Fyodor Mikhailovich Dostoyevsky (1821-1881), one of the most prominent of Russian writers, is primarily associated with the city of Saint-Petersburg. Nevertheless, Dostoyevsky was a native Muscovite. The building where the future writer was born and spent the first 16 years of his life now houses his memorial apartment with Dostoyevsky’s authentic interiors and personal objects. Some of the writer’s characters were “born” in Moscow. The city also boasts three unique monuments to Dostoyevsky. A monument to Alexander Pushkin reminds us of the brilliant speech made by Dostoyevsky to a large audience at the unveiling of Pushkin’s monument in 1880 – this was a moment he would remember fondly forever.
DOSTOYEVSKY MEMORIAL APARTMENT
Dostoyevsky was born on 30 October (11 November) 1821, the second son born to Mariya Fyodorovna and Mikhail Andreevich Dostoyevsky. He was born in the south wing of Mariinskaya hospitalRussian: Mariinskaya bolnitsa or Мариинская больница affiliated with the Moscow orphanageRussian: Moskovskiy vospitatelnyi dom or Московский воспитательный дом, where his father worked as a doctor (4, DostoyevskogoRussian: ulitsa Dostoevskogo or улица Достоевского str.). The boy was baptised in the hospital of St. Peter and Paul’s ChurchRussian: tserkov svv. Petra i Pavla or церковь свв. Петра и Павла. This hospital looked after the poorest people in Moscow. It was located in the district known as BozhedomkaRussian: Божедомка (derived from the phrase “ubogiye doma”, which means “mean houses”). It was located in the outskirts of Moscow in an area with a high crime rate.
Every day in Bozhedomka, the little Dostoyevsky witnessed poverty, diseases and terrifying events. Later, what he witnessed in Bozhedomka would inspire his writing. He did not like the hospital building itself either, writing that it was in “the style of Napoleon I’s time – huge, pseudo-majestic and incredibly boring”.
The name Bozhedomka has been changed to Dostoyevskogo street; the DostoyevskayaRussian: Достоевская metro station is close by. The wing of the hospital itself houses the F. Dostoyevsky Memorial ApartmentRussian: muzey-kvartira F.M. Dostoevskogo or музей-квартира Ф.М. Достоевского. Dostoyevsky spent the first fifteen years of his life here, and his personality was shaped by this place. The hospital building is typically classicist in its architecture – I. Gilardi and A. Mikhailov designed the building in the early 19th century. The hospital wing was intended to be its employees’ official living quarters and the Dostoyevskys lived in one of them, now a museum, from 1823 to 1837. The building has never been rebuilt; the walls, stoves, and the floor structure have remained the way they used to be at the time when the writer lived there. The gate with lions on the arches in front of the entrance to the apartment is also exactly how it was during Dostoyevsky’s time.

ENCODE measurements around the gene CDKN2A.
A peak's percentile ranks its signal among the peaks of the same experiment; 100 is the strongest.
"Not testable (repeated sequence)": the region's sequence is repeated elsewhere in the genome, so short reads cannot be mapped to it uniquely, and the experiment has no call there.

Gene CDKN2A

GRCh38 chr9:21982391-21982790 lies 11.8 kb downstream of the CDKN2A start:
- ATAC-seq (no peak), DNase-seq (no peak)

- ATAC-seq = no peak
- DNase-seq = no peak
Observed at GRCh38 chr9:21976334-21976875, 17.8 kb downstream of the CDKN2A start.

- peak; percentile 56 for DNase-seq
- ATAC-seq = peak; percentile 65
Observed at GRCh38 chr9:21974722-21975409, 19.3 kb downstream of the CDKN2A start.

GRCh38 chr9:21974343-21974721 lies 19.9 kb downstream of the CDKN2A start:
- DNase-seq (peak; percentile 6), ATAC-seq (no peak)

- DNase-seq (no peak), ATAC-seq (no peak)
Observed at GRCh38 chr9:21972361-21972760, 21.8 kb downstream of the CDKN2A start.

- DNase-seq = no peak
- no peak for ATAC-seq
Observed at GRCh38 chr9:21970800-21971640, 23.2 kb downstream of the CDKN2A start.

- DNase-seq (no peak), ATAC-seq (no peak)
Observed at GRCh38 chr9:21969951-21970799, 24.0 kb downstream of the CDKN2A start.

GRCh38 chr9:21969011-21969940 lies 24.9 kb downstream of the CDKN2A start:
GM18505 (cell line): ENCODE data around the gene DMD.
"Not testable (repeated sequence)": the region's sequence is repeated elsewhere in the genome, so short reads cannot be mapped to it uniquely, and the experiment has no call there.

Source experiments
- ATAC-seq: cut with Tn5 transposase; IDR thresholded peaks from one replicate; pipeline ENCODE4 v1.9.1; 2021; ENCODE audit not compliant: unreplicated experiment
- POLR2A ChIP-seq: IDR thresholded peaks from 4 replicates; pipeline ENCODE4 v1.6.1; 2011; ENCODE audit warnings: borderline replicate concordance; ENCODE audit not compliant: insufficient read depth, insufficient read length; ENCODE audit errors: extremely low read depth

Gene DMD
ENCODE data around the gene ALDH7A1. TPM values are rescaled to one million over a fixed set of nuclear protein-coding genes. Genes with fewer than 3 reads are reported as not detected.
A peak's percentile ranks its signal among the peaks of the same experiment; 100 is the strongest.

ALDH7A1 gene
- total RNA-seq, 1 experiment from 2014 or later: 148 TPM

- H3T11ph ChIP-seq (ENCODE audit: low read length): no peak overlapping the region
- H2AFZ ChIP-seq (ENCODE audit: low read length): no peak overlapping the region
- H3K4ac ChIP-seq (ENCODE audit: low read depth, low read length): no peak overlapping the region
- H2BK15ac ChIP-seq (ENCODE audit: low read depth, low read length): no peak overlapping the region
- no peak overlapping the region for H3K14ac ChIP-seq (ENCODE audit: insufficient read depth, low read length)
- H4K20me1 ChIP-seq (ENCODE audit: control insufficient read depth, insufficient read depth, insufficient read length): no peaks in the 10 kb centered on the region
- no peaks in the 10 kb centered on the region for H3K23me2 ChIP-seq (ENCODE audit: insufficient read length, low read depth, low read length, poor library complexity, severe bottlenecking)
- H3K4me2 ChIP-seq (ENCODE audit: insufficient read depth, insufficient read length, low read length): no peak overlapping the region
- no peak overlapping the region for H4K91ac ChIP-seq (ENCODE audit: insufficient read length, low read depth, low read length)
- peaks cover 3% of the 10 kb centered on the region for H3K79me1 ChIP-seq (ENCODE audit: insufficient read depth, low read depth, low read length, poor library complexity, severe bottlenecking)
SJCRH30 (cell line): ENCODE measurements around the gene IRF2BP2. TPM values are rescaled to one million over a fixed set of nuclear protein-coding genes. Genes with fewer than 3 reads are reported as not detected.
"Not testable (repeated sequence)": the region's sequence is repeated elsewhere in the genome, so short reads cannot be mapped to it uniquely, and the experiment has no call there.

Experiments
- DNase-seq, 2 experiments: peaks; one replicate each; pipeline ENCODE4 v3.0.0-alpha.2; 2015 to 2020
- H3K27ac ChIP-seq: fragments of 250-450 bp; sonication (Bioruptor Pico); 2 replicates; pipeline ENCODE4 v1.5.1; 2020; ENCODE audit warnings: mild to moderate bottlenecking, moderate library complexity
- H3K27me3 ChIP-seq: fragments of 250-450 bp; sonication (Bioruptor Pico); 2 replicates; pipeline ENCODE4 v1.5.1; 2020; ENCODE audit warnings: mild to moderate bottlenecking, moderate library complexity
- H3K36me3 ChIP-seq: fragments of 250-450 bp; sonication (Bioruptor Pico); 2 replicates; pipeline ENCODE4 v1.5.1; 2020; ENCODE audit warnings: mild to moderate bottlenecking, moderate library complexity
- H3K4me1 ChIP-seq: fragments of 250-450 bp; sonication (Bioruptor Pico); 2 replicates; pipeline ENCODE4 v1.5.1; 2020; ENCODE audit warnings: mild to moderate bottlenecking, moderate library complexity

Later, the writer’s brother recalled: “Our Father… strictly speaking, at that time occupied an apartment consisting of two clean rooms, apart from the entrance hall and the kitchen. Entering the apartment from the cold senia room in a Russian traditional house, izba, that connects the outside, or porch area to the lived in part inside… you found yourself in an entrance hall with one window (overlooking the clean yard). In the rear part of this rather long entrance hall there was a half-dark space for the children, separated from the rest of the room with a partition wall made of glued board. Further on was the living room – a rather spacious place with two windows overlooking the street and three windows overlooking the clean yard. Then there was a drawing room with two windows looking onto the street with a half-lit space for the parents’ bedroom separated with a partition wall of the same kind”.
The museum holds authentic furniture pieces which once belonged to the Dostoyevsky family, including portraits of his parents and relatives as well as books. Reading, which united the whole family, usually took place in the living room. Books were taken out of the book case, the family sat at the round table, wax candles were lit. Most often they read works by Karamzin, Derzhavin, Zhukovsky, Zagoskin, and of course, the Bible. Dostoyevsky remembered the Book of Job best of all, while the New Testament coloured his views on life.
The museum displays the “Dostoyevsky’s WorldRussian: Mir Dostoevskogo or Мир Достоевского” exhibition which gives an account of the writer’s work. In particular, the writing desk from his last apartment where he wrote some chapters of “The Brothers Karamazov” and ‘The Writer’s Diary” is on display. So too is Dostoyevsky’s pen and ink set, his visiting cards; the New Testament, given to him by the DecembristsRussian revolutionaries who led an unsuccessful uprising on Dec. 14 1825’ wives; and the book “One Hundred and Four Selected Stories of the Old and New Covenant”, with which his mother taught him how to read. It is interesting that in “The Brothers Karamazov”, Zosima says that he was taught to read using this book too.